As a yoga teacher, I think I’ve heard about every yoga excuse, or “yo-scuse,” in the book. I not only hear them from the students I teach, I also hear them from friends and family that have never tried the practice.
These are the same people that have asked me if I’m a contortionist, or if everyone in my family is double-jointed. This always makes me laugh. I am so far away from being either of these things. I simply practice, work hard, and trust that everything is coming – the healing, the flexibility, the strength, and the stillness.
As we roll into the New Year this week, it is my wish that we call a thing a thing and move on.
These rationalizations, or “yo-scuses,” are not helping you grow or feel better in your life. These are the reasons you feel stuck, or helpless, as if outside forces are in control of your life and destiny.
For those of you that practice yoga, I hope you let some of these things go, so you can move on in your practice to new challenges.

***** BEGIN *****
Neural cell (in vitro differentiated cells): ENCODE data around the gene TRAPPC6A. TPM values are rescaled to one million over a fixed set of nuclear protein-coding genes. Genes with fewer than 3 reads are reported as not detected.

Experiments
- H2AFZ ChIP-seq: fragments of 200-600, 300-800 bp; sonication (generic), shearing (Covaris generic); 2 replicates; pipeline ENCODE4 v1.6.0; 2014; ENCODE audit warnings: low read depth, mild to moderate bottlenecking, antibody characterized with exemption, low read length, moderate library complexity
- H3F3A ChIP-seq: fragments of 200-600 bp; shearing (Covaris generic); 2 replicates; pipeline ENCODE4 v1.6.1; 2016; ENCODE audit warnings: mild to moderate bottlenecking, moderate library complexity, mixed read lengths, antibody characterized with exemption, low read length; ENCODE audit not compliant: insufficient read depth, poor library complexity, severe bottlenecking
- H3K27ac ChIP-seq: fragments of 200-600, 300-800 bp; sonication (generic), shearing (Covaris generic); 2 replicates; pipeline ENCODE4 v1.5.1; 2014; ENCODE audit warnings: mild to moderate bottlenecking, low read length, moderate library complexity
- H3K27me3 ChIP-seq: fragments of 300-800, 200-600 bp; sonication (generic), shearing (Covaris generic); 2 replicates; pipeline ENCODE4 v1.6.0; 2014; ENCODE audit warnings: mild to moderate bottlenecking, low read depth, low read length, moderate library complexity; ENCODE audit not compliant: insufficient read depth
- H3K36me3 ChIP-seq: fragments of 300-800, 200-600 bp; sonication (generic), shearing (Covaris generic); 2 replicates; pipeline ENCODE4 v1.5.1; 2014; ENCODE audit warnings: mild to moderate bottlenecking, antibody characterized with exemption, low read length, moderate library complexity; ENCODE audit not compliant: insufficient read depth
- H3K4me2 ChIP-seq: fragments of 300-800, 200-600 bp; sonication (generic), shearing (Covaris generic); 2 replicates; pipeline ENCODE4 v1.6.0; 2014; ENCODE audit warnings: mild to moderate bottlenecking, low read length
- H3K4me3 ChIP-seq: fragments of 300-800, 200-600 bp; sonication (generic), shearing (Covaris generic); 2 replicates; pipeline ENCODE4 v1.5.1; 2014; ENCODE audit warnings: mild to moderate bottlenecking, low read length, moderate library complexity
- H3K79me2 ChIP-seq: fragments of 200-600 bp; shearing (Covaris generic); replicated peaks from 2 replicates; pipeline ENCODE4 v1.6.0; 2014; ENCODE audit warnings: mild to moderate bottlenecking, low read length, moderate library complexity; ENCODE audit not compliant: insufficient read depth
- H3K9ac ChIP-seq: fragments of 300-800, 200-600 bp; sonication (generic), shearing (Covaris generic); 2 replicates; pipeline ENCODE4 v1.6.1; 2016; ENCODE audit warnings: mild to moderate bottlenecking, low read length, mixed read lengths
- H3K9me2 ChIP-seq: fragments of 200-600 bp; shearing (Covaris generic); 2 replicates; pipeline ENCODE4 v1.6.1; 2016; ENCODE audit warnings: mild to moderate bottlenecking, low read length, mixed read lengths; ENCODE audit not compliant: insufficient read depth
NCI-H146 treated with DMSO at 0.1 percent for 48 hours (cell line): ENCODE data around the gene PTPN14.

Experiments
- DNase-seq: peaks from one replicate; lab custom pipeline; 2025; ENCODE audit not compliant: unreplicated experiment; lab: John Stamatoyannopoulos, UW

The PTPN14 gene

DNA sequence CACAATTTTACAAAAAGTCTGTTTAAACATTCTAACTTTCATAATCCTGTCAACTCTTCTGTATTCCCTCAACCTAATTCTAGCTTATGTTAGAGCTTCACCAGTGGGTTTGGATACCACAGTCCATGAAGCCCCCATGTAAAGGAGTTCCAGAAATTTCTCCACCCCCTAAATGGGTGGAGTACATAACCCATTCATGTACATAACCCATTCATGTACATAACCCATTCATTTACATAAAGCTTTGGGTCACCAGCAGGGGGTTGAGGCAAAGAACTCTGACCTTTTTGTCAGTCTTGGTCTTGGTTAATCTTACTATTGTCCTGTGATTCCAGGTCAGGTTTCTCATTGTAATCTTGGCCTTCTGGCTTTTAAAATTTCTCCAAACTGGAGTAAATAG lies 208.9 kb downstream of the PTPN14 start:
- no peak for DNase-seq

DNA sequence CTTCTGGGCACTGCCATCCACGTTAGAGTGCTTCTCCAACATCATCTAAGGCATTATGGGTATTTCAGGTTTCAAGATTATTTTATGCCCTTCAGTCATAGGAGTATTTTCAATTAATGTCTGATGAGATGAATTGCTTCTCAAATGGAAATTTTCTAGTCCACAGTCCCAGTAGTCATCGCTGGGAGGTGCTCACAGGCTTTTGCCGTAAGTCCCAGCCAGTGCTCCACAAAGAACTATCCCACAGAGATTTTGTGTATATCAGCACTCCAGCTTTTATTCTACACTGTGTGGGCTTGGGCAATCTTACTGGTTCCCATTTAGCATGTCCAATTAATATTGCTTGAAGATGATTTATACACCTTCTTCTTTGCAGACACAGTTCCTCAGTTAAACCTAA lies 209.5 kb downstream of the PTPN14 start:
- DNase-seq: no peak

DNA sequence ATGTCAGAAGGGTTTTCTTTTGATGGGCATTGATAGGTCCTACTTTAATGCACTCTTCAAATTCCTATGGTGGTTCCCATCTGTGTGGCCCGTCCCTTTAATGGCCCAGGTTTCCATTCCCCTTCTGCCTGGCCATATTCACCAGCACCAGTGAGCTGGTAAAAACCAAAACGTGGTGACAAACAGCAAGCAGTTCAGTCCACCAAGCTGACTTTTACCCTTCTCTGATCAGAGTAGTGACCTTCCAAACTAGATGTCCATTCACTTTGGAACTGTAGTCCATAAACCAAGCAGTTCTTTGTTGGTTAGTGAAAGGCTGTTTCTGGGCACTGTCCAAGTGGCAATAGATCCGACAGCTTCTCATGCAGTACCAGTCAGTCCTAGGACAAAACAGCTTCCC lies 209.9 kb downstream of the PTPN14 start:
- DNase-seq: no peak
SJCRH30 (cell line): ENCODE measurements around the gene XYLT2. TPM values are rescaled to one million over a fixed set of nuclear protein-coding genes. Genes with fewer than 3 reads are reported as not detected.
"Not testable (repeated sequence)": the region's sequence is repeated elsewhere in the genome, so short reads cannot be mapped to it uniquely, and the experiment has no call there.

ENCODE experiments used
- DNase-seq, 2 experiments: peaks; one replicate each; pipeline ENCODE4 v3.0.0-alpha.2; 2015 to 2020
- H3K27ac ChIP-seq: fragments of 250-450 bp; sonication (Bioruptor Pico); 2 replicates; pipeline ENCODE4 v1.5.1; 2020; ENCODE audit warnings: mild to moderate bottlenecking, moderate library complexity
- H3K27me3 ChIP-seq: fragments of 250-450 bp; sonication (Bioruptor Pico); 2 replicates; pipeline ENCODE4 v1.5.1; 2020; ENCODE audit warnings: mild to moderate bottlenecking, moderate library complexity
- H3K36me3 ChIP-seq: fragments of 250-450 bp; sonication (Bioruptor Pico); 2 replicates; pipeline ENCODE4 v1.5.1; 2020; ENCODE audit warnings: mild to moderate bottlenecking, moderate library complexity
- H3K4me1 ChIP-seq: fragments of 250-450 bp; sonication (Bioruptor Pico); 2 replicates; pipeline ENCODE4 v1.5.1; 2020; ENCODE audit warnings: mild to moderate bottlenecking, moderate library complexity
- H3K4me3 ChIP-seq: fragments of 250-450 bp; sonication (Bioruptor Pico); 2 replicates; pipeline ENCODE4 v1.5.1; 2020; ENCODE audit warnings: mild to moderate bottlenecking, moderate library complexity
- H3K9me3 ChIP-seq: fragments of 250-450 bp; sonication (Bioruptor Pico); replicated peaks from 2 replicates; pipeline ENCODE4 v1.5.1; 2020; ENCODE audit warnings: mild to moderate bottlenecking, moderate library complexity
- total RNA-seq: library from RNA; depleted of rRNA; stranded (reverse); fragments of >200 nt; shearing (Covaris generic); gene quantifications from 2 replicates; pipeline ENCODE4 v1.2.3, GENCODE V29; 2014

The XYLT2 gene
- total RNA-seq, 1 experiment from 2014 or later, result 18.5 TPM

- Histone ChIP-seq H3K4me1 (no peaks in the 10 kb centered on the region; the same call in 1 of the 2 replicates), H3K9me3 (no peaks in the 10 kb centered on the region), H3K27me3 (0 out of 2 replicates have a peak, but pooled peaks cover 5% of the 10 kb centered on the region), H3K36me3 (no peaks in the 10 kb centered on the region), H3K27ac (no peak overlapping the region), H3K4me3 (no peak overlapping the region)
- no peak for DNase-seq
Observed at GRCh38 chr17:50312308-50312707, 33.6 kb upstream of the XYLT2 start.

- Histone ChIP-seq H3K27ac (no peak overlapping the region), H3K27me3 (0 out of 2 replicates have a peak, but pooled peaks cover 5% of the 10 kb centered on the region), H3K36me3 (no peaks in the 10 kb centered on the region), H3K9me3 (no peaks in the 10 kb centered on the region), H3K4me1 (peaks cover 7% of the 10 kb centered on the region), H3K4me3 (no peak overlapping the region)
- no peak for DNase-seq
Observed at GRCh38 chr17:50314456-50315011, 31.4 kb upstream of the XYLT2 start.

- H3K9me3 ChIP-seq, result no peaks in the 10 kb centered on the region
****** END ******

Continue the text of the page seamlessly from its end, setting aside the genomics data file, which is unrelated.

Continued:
For those of you who don’t practice at all, I urge you to at least give yoga a try.
If it keeps showing up in your life – people talking about it at the office, online classes in your social media feed, your cousin keeps posting pictures of her practice to Instagram and it looks kind of cool to you – maybe that is the Universe trying to get you to begin. A sign, some might say.
And as you read this, your mind immediately attaches to one of these yo-scuses:
1. I’m too busy.
Nope. I’m sorry, but no one is too busy to take care of themselves for at least an hour a day. If you are, I would rethink some of the things that you committed yourself to or the job that is overworking you to the point that you don’t have any time for yourself.
The time is there if you look for it. Maybe you are home with three kids right now and shouting at this page that you really are too busy. There are ways to work this out.
You could form a small group of moms that are willing to help each other out so that you can all make it on our mat at some point during the week, swapping when someone can watch the kids for a couple of hours, so that another mom can make it to their mat. If you make your Self a priority, you will find a way. You simply have to want to actually do it.
2. It’s easier to go running and be done with it.
I get that. I DO that sometimes. I opt for a quick run and then move on with my day. But I know that my true practice resides on my mat and with my instructor.